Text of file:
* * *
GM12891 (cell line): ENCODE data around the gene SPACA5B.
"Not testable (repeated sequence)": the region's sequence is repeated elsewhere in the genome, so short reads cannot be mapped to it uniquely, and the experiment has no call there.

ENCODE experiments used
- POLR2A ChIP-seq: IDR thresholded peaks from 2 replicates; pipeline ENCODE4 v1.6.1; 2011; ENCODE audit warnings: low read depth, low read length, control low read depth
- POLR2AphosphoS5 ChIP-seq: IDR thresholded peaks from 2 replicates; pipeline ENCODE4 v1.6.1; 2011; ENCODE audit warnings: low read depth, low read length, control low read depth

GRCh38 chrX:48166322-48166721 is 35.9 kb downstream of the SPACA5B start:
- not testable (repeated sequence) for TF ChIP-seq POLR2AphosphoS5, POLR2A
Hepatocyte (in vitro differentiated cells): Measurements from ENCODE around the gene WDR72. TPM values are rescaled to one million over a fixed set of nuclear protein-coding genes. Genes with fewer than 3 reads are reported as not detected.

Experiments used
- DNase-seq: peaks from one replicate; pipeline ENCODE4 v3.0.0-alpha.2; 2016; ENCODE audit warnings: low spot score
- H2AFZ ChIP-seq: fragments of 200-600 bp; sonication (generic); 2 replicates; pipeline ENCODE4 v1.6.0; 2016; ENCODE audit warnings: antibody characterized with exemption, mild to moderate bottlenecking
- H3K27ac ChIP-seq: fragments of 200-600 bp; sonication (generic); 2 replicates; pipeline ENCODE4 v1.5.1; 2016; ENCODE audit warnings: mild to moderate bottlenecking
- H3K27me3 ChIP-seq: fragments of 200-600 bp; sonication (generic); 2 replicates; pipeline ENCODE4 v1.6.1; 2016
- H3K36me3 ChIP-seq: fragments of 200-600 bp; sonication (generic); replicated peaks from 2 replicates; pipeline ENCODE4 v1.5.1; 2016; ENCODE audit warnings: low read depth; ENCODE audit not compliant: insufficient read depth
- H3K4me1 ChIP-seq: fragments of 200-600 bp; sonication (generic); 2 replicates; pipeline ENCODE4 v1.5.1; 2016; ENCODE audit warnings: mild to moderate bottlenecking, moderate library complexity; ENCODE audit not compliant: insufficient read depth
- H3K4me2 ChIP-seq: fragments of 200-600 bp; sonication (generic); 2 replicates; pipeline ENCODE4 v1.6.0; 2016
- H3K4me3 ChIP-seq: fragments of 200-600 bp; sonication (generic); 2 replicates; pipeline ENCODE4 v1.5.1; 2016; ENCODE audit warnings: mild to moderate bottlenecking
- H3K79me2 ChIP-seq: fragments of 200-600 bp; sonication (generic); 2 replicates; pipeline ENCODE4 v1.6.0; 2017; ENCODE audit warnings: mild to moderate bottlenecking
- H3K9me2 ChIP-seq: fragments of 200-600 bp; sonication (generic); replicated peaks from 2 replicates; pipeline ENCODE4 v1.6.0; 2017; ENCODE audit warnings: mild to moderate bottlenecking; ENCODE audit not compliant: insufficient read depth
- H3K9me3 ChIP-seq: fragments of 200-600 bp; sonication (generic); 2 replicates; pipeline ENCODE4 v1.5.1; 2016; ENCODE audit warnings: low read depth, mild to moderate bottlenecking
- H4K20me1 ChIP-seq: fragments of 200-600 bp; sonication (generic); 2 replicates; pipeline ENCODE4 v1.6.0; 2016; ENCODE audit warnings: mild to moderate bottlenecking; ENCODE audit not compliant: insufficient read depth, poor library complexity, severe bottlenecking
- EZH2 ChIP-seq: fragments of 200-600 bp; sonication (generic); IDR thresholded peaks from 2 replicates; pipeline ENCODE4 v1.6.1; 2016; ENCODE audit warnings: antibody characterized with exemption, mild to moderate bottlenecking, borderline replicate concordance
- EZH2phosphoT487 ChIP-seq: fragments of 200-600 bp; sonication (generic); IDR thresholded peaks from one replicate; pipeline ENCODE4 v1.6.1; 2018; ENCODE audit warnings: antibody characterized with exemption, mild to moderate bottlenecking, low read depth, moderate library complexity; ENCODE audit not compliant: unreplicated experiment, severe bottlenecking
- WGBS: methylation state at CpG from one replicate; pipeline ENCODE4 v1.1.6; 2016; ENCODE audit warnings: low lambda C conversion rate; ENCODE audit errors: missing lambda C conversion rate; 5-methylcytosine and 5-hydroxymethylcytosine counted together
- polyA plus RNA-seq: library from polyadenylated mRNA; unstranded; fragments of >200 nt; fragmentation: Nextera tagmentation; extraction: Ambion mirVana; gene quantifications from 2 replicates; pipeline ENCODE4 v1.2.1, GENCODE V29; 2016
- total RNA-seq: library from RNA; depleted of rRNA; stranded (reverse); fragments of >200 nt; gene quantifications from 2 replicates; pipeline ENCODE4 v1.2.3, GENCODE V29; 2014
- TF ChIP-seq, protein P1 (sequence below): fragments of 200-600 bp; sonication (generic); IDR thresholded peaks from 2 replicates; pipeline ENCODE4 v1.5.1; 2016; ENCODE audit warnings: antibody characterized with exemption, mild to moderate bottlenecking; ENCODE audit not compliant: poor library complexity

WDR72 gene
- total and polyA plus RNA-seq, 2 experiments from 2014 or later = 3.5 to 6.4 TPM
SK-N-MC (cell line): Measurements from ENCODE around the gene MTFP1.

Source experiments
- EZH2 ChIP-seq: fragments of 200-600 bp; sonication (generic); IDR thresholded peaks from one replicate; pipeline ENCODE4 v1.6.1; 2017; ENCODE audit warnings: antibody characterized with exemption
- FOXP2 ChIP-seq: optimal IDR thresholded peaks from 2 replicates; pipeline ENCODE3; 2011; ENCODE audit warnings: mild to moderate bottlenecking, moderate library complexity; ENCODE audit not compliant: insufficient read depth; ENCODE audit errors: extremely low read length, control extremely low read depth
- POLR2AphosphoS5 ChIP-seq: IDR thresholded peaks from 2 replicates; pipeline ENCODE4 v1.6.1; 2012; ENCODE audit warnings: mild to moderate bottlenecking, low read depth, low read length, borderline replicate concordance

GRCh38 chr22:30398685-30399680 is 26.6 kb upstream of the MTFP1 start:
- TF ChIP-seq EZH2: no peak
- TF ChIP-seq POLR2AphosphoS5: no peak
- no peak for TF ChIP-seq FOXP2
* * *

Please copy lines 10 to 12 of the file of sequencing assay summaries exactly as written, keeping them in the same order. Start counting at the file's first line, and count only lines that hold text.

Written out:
- DNase-seq: peaks from one replicate; pipeline ENCODE4 v3.0.0-alpha.2; 2016; ENCODE audit warnings: low spot score
- H2AFZ ChIP-seq: fragments of 200-600 bp; sonication (generic); 2 replicates; pipeline ENCODE4 v1.6.0; 2016; ENCODE audit warnings: antibody characterized with exemption, mild to moderate bottlenecking
- H3K27ac ChIP-seq: fragments of 200-600 bp; sonication (generic); 2 replicates; pipeline ENCODE4 v1.5.1; 2016; ENCODE audit warnings: mild to moderate bottlenecking